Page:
It is likely initial contact will be made by someone from the Locations team. They may be scouting several properties for the same scene. To decide if they want to use your site there may be several visits (recces). The final recce is normally the tech recce. For this visit it is usually the heads of departments that visit and agree how they will facilitate the filming.
There are several departments in a film crew, but the following are the ones that have the most potential impact on the historic interiors and collections. It is useful to consider each department's interests and prepare for the questions they may ask during site visits:
It is important to gather as much information as possible about the film crew’s intentions at this point and be clear on what will and won’t be possible. If there are loan items in a space the lender should be contacted to gain permission for filming activities and agree any protection if needed. The production company will also want to know about copyright for artworks in the space.
The crew, via the Location Manager, will provide proposals including Department Intentions and Risk Assessments and Method Statements (RAMS) for the work they want to carry out. There may be a bit of back and forth to agree on the intentions to limit the risks to the building, interiors and collections but allow the crew to achieve what they need to. These agreements are then formalised in a contract which should also itemise the agreed fee and the access times for the crew.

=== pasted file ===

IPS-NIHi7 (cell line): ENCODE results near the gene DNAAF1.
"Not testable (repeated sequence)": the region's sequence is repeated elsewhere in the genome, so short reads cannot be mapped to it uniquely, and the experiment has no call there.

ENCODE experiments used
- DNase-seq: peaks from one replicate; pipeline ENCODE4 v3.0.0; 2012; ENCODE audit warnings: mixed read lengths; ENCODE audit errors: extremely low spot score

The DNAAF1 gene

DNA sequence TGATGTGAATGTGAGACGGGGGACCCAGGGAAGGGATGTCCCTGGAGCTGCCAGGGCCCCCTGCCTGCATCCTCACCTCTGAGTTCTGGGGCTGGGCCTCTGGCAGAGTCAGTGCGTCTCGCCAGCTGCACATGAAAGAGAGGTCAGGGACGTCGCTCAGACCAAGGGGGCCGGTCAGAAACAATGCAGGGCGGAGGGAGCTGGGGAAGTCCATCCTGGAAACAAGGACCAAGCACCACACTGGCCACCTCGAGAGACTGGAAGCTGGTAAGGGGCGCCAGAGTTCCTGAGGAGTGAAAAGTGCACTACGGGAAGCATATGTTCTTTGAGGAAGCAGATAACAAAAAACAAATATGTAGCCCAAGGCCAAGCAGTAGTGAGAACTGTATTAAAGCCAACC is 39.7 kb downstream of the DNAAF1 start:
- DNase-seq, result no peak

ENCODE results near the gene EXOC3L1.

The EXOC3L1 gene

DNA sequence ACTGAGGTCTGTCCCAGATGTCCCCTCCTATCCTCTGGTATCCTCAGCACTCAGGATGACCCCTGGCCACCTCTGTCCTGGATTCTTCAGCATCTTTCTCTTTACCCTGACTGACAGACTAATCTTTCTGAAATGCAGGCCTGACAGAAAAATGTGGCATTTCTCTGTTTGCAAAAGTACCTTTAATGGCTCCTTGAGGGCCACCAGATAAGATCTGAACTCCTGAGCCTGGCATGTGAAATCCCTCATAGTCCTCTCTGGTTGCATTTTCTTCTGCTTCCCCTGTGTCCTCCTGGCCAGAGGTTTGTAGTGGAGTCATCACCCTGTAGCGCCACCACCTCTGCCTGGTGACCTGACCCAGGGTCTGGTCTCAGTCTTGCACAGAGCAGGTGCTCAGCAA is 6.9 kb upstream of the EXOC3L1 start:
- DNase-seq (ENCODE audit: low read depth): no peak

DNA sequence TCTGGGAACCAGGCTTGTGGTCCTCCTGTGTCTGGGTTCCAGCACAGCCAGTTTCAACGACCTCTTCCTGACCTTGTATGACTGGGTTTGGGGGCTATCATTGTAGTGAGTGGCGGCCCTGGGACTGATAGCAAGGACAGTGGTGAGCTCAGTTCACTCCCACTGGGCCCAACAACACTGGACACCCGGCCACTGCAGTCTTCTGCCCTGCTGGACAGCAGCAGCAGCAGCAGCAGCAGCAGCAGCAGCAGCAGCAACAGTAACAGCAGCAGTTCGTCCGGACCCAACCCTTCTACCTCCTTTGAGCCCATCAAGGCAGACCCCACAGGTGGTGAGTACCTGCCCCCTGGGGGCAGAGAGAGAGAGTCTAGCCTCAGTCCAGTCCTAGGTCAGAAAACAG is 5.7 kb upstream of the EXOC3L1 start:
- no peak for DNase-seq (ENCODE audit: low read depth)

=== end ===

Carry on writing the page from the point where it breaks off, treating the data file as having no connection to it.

In addition to the fee to hire the venue consideration should be given to loss of income if the site has to be shut and additional staff costs (including a Filming Conservator). The contract should also stipulate the site has the right to stop filming if they consider the activity to put the building, interiors or collections at risk. It is essential to have the contract agreed and signed before any crew arrive on site.
Before crew arrival
Before any crew arrive on site, the rooms they will be using need to be prepared by removing any objects too fragile to stay, not wanted in shot or that do not have permission to be filmed. Protection needs to be put on floors, doorways or to protect vulnerable objects. It is a good idea to take lots of photos of interiors to record the condition of floors, paintwork etc. prior to the arrival of the crew. Filming days can be long (normally 12+ hours), it is essential to draw up a staff rota that accounts for this, scheduling staff in shifts with provision for adequate breaks.
There are three different stages to filming:
The stages usually take place on different days, but it is possible for two or even all three stages to take place in the same property at the same time. The Location Manager and department should be on site throughout the entirety of the filming to provide you with a main point of contact for the crew. The guidance below offers considerations for each stage.
 Quantifying Film and Television Tourism in England
Report for Creative England in association with VisitEngland by Olsberg